A Word on the Day of the Centenary of the Russian Turmoil (+ VIDEO)
A sermon at the Presanctified Liturgy at the Church of the Resurrection of Christ and the New Martyrs and Confessors of the Russian Church at Sretensky Monastery, March 15, 2017
In the name of the Father and of the Son and of the Holy Spirit.
We know what a special day today is. It is the day when the Queen of Heaven, giving us the sign of her “Enthroned” Icon, providentially took the scepter of power over our Fatherland, over Russia, fallen from the hand of the last representative of a three-hundred-year dynasty, the Holy Passion-Bearer Nicholas.
When we began to erect this church, we prayed that the Lord would bless us to come to the end of the work on precisely this day, the centenary of the beginning of the perhaps most tragic events in the history of our Fatherland, the beginning of that path of trials, which, by the grace of God, our people have overcome; those trials which did not break them; and those trials which led the descendants of many, who at one time had renounced God, to Christ, and to the triumph of the Resurrection of Christ.
The church is named in honor of the all-conquering Resurrection of Christ and in honor of the faithful disciples of the Lord Jesus Christ, His holy New Martyrs and Confessors. The Lord has fulfilled the desire of our hearts. And today, on the anniversary, significant in that we comprehend the path traversed by our country and people, we heed the lessons we should extract, and we understand the main thing: all is in the hands of God alone. The Lord takes us down into hell, and He raises us up. This is what happened with our Fatherland, lowered into Hell and raised up again to the Resurrection of Christ, to the resurrection of a life in God for many millions of our countrymen.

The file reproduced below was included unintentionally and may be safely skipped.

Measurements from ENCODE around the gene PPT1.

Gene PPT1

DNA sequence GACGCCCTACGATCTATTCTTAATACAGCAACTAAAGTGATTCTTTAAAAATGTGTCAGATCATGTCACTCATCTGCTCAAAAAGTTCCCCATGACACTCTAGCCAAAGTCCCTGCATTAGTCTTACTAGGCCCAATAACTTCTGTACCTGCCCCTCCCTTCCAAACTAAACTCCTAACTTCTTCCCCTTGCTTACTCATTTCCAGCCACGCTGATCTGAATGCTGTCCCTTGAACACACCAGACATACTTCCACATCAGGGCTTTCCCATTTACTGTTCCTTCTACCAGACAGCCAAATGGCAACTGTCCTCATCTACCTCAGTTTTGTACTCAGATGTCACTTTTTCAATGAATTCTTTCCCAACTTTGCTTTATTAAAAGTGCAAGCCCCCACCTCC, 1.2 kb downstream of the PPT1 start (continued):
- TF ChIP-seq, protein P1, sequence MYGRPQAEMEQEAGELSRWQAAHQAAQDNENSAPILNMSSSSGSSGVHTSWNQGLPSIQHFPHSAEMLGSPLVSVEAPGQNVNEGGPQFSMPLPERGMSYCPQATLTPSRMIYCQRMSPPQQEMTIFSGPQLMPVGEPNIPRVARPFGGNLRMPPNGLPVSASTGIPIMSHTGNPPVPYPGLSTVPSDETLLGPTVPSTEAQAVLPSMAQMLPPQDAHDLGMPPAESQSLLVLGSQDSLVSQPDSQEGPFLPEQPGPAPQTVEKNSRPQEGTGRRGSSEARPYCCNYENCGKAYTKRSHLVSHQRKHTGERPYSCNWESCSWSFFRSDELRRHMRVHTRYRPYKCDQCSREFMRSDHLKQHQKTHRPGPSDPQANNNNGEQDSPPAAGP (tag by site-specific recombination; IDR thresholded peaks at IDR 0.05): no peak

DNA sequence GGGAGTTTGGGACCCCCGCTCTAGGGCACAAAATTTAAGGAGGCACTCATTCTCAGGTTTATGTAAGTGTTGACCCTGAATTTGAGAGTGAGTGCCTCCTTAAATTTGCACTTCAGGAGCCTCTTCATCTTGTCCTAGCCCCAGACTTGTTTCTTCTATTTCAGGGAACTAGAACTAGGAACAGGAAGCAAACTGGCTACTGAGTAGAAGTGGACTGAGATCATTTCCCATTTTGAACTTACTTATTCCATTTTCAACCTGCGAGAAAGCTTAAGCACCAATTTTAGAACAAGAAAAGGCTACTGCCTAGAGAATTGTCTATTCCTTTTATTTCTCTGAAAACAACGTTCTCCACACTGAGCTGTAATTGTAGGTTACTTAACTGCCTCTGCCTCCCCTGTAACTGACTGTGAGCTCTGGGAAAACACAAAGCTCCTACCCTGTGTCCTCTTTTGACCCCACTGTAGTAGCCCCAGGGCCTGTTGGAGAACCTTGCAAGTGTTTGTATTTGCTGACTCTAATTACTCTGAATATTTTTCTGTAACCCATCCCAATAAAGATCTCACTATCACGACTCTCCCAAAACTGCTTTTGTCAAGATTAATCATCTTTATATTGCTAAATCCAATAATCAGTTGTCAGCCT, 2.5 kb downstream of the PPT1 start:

God’s lessons are at times very heavy. God’s lessons lie in the fact that He endures the carelessness, cowardice, and infidelity of the people for a long time, but then comes the moment when the careless ones themselves and their descendants must settle their account with bitter but saving trials.
We commemorate today the holy New Martyrs, but we do not know just how many unknown martyrs there were, who at one point departed from the Church and the faith, but thanks to their trials and martyric path returned to Christ, even, perhaps, in their last minutes. They returned and found the meaning and purpose of their whole life—union with God; union with Christ.
This happened just as it did on Golgotha with the thief: nailed to the cross, in his last minute he did that which he could, pronouncing from his whole heart but a few words: Remember me, O Lord, when Thou comest in Thy Kingdom. No asceticism, no lifelong piety—only the sins of apostasy, treason, cowardice, and deceit, as Tsar Nicholas Alexandrovich said. But likewise, probably many of our fellow countrymen were able to say of themselves that they were guilty of apostasy, cowardice, and deceit, in regards to the Church, in regards to Christ, in regards to the historical path of Orthodox Rus’—a path which they knew, but neglected.
There are practical lessons here for all of us. We celebrate the glory of the holy New Martyrs, cursed and rejected by this age, mocked and tortured by their contemporaries. Our recollection is a kind of icon here on earth of that which occurs in the Heavenly Kingdom. Our recollection is but a small reflection of that glory which people have in the Heavenly Kingdom. They were few, but they were right, being the ones who chose the true path, because they chose the Way, the Truth, and the Life—Christ. Despite that seemingly everyone around them screamed, “Leave Him! Depart from Him and you will live!” they spoke otherwise: “We will seek God, and our souls will live.”